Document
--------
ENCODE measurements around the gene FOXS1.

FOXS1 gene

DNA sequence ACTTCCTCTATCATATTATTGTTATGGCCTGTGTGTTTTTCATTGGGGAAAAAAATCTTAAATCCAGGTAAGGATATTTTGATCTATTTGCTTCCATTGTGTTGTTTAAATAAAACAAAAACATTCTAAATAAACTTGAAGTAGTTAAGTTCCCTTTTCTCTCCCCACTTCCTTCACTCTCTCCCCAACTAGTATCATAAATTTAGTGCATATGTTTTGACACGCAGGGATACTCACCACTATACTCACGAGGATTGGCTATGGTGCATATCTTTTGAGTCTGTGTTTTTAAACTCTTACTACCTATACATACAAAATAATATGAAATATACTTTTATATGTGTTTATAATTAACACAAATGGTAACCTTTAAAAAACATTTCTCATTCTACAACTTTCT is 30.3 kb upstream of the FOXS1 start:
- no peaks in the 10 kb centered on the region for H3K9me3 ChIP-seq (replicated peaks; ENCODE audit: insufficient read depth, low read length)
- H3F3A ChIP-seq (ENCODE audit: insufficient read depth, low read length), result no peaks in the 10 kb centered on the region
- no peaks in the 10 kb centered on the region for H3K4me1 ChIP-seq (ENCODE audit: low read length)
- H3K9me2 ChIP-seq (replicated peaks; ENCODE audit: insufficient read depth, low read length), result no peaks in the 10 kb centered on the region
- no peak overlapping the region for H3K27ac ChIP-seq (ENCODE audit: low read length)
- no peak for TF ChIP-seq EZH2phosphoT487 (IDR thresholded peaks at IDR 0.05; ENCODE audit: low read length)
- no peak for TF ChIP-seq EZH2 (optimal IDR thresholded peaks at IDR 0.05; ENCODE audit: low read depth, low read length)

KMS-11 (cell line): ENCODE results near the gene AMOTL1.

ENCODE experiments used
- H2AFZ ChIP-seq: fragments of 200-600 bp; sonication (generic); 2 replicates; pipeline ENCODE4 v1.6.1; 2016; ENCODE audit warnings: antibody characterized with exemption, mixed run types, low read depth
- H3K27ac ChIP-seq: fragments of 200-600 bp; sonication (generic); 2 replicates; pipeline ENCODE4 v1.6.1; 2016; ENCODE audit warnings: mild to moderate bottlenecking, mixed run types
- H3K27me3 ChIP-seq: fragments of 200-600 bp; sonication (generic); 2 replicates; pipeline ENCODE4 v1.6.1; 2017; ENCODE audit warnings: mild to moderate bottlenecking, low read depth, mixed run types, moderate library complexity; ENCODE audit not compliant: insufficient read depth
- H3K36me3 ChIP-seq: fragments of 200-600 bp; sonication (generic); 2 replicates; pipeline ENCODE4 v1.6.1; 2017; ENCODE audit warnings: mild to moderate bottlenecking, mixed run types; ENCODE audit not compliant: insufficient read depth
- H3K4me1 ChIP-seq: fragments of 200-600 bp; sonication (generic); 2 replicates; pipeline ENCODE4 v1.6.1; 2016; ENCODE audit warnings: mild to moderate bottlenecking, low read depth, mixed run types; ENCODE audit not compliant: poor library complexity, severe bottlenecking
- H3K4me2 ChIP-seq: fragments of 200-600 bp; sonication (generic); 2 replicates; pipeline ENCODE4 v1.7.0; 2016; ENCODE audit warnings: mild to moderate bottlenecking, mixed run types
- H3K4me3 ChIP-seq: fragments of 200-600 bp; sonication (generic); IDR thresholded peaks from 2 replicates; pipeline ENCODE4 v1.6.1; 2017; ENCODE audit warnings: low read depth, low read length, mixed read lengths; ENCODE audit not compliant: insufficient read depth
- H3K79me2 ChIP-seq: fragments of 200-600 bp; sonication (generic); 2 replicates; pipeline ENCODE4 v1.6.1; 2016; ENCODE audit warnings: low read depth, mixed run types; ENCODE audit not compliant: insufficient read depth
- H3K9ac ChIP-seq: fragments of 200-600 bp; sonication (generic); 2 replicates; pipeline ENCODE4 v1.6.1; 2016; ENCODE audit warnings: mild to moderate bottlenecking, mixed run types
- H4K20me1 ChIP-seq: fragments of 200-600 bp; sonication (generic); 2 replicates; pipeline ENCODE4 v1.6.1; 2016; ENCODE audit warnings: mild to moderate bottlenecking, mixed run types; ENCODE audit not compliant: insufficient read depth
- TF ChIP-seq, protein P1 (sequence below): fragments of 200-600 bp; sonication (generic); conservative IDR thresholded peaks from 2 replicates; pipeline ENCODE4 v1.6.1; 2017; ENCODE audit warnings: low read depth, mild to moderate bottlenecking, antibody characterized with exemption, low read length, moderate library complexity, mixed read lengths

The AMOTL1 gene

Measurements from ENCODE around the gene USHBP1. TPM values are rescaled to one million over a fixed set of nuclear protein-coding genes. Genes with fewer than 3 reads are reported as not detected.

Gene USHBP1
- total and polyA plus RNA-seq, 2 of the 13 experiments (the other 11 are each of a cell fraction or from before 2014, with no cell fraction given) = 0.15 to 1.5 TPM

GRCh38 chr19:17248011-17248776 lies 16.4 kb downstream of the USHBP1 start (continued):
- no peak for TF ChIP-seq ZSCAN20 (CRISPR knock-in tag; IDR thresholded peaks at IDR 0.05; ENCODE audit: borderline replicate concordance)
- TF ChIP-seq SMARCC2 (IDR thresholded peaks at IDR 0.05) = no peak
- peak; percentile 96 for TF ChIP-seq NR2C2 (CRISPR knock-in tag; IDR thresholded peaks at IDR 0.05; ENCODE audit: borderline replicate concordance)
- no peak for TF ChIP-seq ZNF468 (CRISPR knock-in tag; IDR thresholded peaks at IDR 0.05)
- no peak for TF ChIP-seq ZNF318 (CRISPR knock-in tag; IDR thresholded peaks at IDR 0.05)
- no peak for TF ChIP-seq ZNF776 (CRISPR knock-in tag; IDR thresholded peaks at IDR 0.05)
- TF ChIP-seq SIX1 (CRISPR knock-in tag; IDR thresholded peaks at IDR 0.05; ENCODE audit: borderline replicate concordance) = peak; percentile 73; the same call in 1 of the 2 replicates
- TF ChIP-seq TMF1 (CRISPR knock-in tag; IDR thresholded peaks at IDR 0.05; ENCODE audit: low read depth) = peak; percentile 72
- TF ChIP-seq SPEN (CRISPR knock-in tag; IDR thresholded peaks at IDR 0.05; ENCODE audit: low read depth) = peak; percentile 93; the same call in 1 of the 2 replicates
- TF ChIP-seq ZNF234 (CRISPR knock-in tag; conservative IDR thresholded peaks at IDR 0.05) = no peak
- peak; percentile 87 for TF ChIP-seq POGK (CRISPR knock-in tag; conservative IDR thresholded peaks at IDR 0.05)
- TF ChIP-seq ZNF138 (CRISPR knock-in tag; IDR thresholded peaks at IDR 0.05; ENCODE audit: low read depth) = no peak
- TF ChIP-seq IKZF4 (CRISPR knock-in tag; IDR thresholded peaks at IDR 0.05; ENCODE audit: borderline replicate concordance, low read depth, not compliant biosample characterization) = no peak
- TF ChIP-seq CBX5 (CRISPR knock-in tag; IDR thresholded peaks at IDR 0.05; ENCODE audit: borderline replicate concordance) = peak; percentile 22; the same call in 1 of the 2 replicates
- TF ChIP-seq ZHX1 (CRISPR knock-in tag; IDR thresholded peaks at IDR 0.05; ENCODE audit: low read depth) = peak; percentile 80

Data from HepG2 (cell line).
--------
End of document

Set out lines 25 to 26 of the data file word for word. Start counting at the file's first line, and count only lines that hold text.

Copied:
Measurements from ENCODE around the gene USHBP1. TPM values are rescaled to one million over a fixed set of nuclear protein-coding genes. Genes with fewer than 3 reads are reported as not detected.

Gene USHBP1